Helle Ulrich awarded highly prestigious ERC Advanced Grant to study how damaged DNA is managed by cells

Scientific Director at the Institute of Molecular Biology receives funding of EUR 2.5 million

20.03.2013

Professor Helle Ulrich, a Scientific Director at the Institute of Molecular Biology (IMB) in Mainz, has been awarded a highly prestigious ERC Advanced Grant. The EUR 2.5 million award will enable Ulrich to develop cutting-edge methods and approaches with which to study the mechanism that allows cells to accurately replicate even though their DNA is damaged.

When DNA is replicated it is vulnerable to decay. The ability of cells to deal with this stress is a major factor in protecting our genomes from instability and cancer. A key mechanism allowing cells to overcome such damage is DNA damage bypass and post-replication repair. However, this process has to be very tightly regulated as it can itself lead to genomic instability if not correctly controlled. Professor Helle Ulrich will investigate how this regulation occurs by developing new methods and technologies that will allow her to introduce DNA damage at specific locations in cell genomes. How this damage is processed will subsequently be imaged in live cells.

Particular attention will be paid to determining how post-translational modifications of the DNA-clamp protein PCNA coordinate the process of post-replication repair in conjunction with other interacting proteins. The award will fund this research for five years and will support a total of three postdoctoral researchers, two PhD students and a technician.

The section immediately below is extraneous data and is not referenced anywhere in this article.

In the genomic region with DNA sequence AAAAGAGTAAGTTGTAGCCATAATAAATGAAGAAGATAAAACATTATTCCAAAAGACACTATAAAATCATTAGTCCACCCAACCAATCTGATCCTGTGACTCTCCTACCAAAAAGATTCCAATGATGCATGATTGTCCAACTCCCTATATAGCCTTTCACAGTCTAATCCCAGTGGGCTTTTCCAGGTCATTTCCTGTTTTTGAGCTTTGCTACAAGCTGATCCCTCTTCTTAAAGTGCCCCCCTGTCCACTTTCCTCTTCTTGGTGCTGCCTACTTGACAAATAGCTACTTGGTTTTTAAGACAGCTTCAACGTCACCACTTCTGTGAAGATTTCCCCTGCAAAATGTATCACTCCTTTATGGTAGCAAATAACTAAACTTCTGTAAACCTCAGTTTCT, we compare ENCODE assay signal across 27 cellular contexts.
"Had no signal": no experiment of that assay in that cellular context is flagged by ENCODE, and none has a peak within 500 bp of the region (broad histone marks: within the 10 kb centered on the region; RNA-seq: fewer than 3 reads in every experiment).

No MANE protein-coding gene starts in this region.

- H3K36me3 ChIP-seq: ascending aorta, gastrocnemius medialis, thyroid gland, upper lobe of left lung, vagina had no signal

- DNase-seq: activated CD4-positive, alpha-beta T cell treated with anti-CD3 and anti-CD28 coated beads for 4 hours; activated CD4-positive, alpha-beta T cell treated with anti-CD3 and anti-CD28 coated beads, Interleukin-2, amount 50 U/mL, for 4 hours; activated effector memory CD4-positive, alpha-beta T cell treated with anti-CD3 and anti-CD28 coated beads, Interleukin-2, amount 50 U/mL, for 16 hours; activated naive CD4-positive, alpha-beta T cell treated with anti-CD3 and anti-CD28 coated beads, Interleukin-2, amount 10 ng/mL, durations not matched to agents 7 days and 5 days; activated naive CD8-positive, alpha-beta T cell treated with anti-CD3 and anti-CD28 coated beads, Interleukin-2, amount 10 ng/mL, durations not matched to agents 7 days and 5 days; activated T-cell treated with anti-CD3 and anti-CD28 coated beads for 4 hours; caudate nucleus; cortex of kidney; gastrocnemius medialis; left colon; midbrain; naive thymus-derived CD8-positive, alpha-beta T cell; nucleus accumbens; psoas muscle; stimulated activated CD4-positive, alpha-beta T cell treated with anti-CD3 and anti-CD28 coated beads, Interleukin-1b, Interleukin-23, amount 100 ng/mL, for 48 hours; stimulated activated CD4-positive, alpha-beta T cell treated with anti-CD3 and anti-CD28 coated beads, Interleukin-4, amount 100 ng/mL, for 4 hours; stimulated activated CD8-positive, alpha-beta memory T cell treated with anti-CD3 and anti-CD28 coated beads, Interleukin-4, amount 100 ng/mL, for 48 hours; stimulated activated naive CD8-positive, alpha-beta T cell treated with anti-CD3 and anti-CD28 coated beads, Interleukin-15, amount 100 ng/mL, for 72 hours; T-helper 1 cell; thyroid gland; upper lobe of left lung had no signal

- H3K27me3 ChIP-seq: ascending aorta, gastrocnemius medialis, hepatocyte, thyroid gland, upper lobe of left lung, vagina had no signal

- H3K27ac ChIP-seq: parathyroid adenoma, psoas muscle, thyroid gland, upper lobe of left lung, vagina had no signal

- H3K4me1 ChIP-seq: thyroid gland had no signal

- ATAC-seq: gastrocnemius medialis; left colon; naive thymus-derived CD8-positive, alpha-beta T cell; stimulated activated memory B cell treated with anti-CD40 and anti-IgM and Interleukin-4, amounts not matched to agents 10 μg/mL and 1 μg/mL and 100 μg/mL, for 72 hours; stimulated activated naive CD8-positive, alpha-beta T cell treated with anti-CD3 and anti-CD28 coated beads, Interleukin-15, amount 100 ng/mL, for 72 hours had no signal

ERC Advanced Grants support projects that are highly ambitious, pioneering and unconventional. They are awarded to recognized research leaders proposing projects with the possibility of producing major breakthroughs of importance to a wide range of fields.

 

About the Institute of Molecular Biology gGmbH

The Institute of Molecular Biology gGmbH (IMB) is a center of excellence in the life sciences that was established in 2011 on the campus of Johannes Gutenberg University Mainz (JGU). Research at IMB concentrates on three cutting-edge areas: epigenetics, developmental biology, and genome stability. The institute is a prime example of a successful collaboration between public authorities and a private foundation. The Boehringer Ingelheim Foundation has dedicated EUR 100 million for a period of ten years to cover the operating costs for research at IMB, while the state of Rhineland-Palatinate provided approximately EUR 50 million for the construction of a state-of-the-art building.

About the Boehringer Ingelheim Foundation

The Boehringer Ingelheim Foundation is an independent, non-profit organization committed to the promotion of the medical, biological, chemical, and pharmaceutical sciences. It was established in 1977 by Hubertus Liebrecht (1931-1991), a member of the shareholder family of the company Boehringer Ingelheim. With the PLUS 3 Perspectives Program and the Exploration Grants, the foundation supports independent group leaders. It also endows the internationally renowned Heinrich Wieland Prize as well as awards for up-and-coming scientists. In addition, the foundation pledged to donate EUR 100 million to finance the scientific running of the IMB at Johannes Gutenberg University Mainz for ten years. In 2013, the Boehringer Ingelheim Foundation donated a further EUR 50 million to Mainz University.